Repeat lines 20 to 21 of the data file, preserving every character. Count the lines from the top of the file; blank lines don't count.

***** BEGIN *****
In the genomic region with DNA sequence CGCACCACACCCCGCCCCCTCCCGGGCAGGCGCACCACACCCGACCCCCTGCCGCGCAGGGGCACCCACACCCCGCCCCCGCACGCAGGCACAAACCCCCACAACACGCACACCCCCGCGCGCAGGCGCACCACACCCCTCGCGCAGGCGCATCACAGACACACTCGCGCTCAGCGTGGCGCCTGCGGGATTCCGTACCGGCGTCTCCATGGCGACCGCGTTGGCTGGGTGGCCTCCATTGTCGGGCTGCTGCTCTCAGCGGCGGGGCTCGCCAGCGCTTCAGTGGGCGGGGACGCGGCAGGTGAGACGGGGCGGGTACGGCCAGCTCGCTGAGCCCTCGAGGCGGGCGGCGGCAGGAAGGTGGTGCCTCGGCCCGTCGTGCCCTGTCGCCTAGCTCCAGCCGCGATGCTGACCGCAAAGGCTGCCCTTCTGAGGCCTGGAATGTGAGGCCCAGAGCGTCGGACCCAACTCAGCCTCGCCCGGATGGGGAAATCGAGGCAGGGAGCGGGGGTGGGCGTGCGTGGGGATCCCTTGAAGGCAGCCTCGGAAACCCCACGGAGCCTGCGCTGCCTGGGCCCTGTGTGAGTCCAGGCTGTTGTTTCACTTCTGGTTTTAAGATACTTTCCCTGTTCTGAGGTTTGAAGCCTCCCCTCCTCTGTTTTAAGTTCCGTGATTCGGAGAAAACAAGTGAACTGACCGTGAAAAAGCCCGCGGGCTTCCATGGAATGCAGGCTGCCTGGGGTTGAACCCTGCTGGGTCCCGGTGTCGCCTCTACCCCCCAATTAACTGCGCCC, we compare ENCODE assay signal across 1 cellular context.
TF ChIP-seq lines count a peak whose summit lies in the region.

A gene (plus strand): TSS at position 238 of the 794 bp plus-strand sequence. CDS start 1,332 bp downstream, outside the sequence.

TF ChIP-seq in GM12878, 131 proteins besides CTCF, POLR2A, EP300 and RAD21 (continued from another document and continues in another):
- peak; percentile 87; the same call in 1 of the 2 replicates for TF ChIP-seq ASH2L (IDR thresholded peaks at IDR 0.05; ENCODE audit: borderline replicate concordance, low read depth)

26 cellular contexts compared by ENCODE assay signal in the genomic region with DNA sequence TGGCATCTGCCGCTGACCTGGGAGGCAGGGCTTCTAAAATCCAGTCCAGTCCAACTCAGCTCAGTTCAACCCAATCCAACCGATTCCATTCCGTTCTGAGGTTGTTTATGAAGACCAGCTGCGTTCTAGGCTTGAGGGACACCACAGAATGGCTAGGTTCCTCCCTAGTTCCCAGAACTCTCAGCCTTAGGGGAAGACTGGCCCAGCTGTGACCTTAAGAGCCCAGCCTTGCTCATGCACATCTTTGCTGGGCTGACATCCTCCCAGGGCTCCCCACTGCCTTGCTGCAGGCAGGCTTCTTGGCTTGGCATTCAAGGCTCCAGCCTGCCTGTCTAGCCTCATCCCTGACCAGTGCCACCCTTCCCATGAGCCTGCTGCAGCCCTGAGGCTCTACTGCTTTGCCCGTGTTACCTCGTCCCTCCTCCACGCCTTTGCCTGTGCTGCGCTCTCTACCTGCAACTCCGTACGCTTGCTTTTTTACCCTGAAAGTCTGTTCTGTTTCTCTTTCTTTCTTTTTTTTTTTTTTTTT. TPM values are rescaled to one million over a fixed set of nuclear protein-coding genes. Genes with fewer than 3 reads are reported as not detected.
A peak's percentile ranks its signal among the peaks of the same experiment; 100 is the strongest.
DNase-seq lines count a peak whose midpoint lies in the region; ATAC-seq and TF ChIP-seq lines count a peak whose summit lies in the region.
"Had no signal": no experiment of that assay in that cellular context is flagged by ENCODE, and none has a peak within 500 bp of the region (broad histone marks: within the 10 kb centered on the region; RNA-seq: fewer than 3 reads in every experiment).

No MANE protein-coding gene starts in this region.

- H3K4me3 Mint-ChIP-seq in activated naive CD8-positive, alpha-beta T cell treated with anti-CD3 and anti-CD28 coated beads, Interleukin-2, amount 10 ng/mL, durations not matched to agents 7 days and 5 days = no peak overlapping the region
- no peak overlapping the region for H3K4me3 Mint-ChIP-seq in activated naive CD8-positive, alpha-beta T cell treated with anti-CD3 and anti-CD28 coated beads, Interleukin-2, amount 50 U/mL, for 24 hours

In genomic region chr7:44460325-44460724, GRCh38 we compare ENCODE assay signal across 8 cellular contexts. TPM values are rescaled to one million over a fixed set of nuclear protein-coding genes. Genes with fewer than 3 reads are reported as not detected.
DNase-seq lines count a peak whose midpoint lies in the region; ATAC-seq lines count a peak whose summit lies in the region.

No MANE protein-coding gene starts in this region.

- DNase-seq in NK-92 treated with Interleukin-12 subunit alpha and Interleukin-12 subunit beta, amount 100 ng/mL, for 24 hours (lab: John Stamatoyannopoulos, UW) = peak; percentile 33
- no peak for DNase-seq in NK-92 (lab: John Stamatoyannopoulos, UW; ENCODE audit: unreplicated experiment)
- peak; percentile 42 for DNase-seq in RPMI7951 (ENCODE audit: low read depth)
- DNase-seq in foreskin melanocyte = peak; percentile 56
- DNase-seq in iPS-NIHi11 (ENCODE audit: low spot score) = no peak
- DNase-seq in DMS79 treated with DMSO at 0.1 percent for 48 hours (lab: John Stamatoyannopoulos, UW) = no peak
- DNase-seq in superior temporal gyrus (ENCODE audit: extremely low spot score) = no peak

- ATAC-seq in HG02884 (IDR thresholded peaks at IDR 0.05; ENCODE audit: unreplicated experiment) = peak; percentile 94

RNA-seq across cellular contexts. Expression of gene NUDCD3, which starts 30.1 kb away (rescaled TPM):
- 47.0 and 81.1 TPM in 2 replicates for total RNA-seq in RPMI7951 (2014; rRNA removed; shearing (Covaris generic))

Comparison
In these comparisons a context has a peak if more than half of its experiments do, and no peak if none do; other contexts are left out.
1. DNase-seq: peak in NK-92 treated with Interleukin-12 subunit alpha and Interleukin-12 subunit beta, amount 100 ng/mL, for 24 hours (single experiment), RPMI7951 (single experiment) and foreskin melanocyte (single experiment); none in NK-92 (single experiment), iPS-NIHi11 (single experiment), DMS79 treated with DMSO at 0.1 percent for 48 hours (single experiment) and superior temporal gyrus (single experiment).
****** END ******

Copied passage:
- DNase-seq in iPS-NIHi11 (ENCODE audit: low spot score) = no peak
- DNase-seq in DMS79 treated with DMSO at 0.1 percent for 48 hours (lab: John Stamatoyannopoulos, UW) = no peak